Chickens, Eggs and Harvesting Wheat

Posted by Bob on 2 March 2016

Previous posts have discussed how the 70:20:10 framework influences improved learning outcomes through its focus on enabling performance rather than monitoring learning. The framework encourages increased involvement by leaders and experts operating in the workplace who, through coaching and mentoring directly, facilitate a supportive working experience with a reduced cost environment.

This post centres on two additional important benefits. The first is a performance culture. The second is knowledge sharing.

Performance Culture

As a result, the impact on working culture is positive, but how does this manifest itself about benefits from a broader organisational perspective.

The essential elements are the realisation that work and learning is tightly coupled and acceptance because of constant change, that this is incessant. It’s a constant. So, is this about developing a culture of improved performance or a culture of continuous learning? There’s a bit of what comes first, the chicken or the egg but, for me, it’s really about a culture of improved performance brought about by continuous learning. The result is that improved performance at the individual level translates into improved business performance.

In this context, improved people capability to meet expected levels of productivity, agility, responsiveness and resilience within a tough market place is what will make a difference, and benefits a business takes notice of! A learning function that is dependable, and has progressed from having an operational or transactional outlook to one that is transformative oozing strategic worth, will have a voice which is heard and respected.

Knowledge Sharing

A willingness to share knowledge is revealed as 70:20:10 becomes embedded. People share knowledge when they feel respected, when their know-how is acknowledged and when they can see their knowledge being used in a positive way.

It sounds a bit like a cliché but the sharing, creation and application of new knowledge is essential to the survival of almost all businesses. Here are some of the reasons why:

  • Information and creative approaches to cost reduction are taking a growing share of global trade from the traditional, tangible goods of the manufacturing economy.
  • It’s very likely that the only sustainable competitive advantage is continuous innovation through the application of new knowledge.
  • There is a trend to not take a job for life which means that when someone leaves, organisation knowledge walks out of the door with them.
  • Organisations rarely “know what they know” and this is exacerbated if expertise in one part of an organisation is not leveraged in another.

I like to think of knowledge and the use of knowledge as a harvest of, let’s say wheat. In the first instance, the environment is prepared, the rocky bits are tossed out, the growing surface is ploughed and made ready and, below the surface, fertiliser is watered in to provide a sustainable crop. Next comes the seeding. Individual seeds are encouraged to grow with the right conditions and the right nutrients. Strong growth follows; the wheat learns to stand straight while it sways in the breeze, ready to be reaped and eventually turned into food for many to thrive on.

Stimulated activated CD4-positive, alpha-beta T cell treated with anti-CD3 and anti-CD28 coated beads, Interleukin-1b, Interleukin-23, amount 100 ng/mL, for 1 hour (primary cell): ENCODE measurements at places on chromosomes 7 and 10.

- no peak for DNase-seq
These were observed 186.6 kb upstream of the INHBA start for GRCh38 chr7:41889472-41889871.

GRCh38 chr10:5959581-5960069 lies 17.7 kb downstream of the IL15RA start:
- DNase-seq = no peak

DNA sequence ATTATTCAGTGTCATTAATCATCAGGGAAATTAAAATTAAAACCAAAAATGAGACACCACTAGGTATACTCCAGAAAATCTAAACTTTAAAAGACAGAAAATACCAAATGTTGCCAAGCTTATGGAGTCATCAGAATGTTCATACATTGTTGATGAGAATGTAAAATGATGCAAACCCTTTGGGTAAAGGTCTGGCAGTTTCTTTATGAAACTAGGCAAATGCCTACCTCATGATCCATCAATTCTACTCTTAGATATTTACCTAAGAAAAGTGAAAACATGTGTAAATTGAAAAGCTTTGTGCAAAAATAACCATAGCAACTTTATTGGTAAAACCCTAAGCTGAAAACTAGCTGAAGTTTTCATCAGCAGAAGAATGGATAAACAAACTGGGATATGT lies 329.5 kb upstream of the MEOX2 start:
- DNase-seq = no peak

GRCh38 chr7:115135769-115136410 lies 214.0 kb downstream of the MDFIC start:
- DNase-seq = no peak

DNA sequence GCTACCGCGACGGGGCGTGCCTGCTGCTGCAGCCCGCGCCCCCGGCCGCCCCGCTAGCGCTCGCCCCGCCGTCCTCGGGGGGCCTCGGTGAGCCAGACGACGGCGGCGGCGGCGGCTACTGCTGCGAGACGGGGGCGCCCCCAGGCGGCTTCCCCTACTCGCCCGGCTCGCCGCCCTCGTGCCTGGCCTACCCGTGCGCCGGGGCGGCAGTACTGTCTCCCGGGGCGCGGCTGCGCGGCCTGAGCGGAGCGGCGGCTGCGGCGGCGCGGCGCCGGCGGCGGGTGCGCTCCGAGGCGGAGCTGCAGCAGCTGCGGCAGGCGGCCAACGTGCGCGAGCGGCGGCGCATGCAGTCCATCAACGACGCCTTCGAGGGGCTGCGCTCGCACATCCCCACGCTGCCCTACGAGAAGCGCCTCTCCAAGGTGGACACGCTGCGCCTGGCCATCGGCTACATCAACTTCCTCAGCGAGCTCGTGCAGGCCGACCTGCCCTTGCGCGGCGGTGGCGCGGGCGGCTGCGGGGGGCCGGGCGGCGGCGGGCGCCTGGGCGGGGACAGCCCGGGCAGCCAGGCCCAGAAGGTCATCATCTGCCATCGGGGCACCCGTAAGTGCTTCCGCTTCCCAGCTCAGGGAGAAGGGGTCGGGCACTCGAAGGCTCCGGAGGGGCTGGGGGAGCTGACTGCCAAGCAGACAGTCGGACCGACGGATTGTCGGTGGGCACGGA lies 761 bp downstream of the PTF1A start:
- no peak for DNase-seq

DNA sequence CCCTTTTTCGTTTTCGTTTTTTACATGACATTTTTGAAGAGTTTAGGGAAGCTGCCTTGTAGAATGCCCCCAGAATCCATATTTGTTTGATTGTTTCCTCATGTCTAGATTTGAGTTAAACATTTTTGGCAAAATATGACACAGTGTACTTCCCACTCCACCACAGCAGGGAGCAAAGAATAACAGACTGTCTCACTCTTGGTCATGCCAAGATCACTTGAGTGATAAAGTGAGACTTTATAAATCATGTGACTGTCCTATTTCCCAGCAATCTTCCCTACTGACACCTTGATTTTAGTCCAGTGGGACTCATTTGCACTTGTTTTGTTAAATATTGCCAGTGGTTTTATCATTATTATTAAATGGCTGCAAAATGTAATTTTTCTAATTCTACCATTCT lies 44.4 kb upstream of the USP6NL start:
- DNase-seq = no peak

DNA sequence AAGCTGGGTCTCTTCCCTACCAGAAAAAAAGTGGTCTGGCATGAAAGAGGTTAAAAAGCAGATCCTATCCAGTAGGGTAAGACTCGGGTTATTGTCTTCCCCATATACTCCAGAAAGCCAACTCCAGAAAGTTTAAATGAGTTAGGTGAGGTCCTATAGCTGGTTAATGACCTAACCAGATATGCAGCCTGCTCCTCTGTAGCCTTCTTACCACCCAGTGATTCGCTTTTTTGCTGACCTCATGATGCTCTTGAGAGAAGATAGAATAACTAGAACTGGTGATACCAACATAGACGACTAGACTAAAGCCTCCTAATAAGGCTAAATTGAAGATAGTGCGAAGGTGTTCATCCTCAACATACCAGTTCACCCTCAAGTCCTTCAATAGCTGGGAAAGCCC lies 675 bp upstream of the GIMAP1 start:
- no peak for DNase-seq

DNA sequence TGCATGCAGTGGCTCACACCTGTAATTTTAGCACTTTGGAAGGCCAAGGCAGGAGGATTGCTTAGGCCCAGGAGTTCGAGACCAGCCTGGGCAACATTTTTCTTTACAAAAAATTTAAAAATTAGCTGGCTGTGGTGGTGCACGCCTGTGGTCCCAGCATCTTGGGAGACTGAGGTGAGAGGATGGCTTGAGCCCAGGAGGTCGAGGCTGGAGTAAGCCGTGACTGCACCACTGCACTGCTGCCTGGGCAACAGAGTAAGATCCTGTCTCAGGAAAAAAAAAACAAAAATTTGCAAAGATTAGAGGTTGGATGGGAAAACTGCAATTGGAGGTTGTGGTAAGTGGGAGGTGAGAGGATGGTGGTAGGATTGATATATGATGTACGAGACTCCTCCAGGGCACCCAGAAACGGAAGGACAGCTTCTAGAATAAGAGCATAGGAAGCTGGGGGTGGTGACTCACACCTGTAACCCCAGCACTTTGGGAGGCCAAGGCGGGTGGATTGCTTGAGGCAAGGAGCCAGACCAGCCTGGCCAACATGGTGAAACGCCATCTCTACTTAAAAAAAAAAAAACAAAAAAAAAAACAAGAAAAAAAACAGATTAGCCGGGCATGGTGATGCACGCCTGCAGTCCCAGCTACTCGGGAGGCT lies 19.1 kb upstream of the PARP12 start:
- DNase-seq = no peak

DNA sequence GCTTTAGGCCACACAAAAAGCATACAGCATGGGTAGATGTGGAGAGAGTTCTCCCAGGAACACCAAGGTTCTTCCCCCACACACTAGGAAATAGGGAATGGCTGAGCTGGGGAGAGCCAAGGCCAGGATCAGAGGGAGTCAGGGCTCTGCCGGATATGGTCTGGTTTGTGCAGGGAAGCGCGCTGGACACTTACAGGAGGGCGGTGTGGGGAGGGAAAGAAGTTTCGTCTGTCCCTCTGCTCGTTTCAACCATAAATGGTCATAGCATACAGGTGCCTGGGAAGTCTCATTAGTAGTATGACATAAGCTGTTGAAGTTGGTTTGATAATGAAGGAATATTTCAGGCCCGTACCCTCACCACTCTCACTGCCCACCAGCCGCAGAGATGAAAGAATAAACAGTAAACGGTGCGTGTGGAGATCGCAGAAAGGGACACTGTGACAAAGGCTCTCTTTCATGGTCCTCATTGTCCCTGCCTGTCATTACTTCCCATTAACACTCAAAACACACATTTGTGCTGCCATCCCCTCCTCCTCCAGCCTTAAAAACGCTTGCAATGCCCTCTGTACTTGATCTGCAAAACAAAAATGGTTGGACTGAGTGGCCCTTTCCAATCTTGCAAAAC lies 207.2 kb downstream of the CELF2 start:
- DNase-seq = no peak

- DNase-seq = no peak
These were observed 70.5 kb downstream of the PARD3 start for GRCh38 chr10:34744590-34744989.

A well planned strategy sets the scene for a workplace environment that delivers high yield harvesting of knowledge and wide-spread and embedded use of that knowledge.
And so, in context of this analogy, knowledge is harvested and distributed and this happens in one of two ways. The first is through “informal” processes where people share what they know; people listen to what they say, use what they say and do what they do. The second is via more “formal” processes, where experts feel motivated to share and provide knowledge as a mentor or as a coach.

Is one more important than the other? Well, it depends, but what is important from a 70:20:10 perspective, are the conditions surrounding the growing of knowledge and its harvesting. Unless the work/learning environment is fertilised, fed and watered, through sharing know-how within a performance culture and continuous learning, knowledge growth won’t happen and then there is nothing worthwhile to reap, except broken eggs!

Wouldn’t be great if:

  • Questions only had to be answered once and genius could be captured and shared securely within your organisation
  • Employees were socially rewarded for sharing their expertise and asking intelligent questions
  • HR could map engagement and easily recognise self-starters and future leaders
  • Employees could intuitively draw on a central pool of business knowledge when and as they needed it
  • It was possible to smoothly transition from knowledge silos to knowledge sharing
  • You could enable a geographically dispersed team or sales force with new product knowledge and a forum to collaborate
  • It was easier to multiply the benefit of formal training

FUSE can. Take a look right now.

Robert Spence

Robert Spence is a Learning Consultant at Cadre and brings to the table a wealth of knowledge gathered over 32 years in the field of computer enabled learning. A thought leader on all matters relating to corporate training he keeps the team focussed with a pragmatic approach and emphasis on performance and professionalism. Although he technically retired from full-time work in 2007, he confesses that he never did quite manage to “hang up the boots” and since then has worked closely with Cadre doing what he loves best: managing and inspiring creative people, fostering engagement and helping them to reach their potential. His contribution to the field of learning has even been recognised with the recent launch of the Learning Café’s Bob Spence Award for Innovation in Workplace Performance.